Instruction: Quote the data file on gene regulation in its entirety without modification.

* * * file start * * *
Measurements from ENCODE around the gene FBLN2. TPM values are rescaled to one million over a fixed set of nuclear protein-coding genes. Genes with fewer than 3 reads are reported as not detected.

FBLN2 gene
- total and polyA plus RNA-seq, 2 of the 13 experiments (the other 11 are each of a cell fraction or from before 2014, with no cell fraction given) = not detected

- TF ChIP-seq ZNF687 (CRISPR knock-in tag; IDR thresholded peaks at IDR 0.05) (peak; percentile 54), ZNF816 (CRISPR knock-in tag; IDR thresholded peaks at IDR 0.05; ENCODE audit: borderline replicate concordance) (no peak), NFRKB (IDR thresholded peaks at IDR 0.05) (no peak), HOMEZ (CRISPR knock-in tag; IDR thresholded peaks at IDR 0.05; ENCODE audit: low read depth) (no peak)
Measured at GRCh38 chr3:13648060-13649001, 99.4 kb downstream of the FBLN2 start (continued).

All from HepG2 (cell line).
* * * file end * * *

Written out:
Measurements from ENCODE around the gene FBLN2. TPM values are rescaled to one million over a fixed set of nuclear protein-coding genes. Genes with fewer than 3 reads are reported as not detected.

FBLN2 gene
- total and polyA plus RNA-seq, 2 of the 13 experiments (the other 11 are each of a cell fraction or from before 2014, with no cell fraction given) = not detected

- TF ChIP-seq ZNF687 (CRISPR knock-in tag; IDR thresholded peaks at IDR 0.05) (peak; percentile 54), ZNF816 (CRISPR knock-in tag; IDR thresholded peaks at IDR 0.05; ENCODE audit: borderline replicate concordance) (no peak), NFRKB (IDR thresholded peaks at IDR 0.05) (no peak), HOMEZ (CRISPR knock-in tag; IDR thresholded peaks at IDR 0.05; ENCODE audit: low read depth) (no peak)
Measured at GRCh38 chr3:13648060-13649001, 99.4 kb downstream of the FBLN2 start (continued).

All from HepG2 (cell line).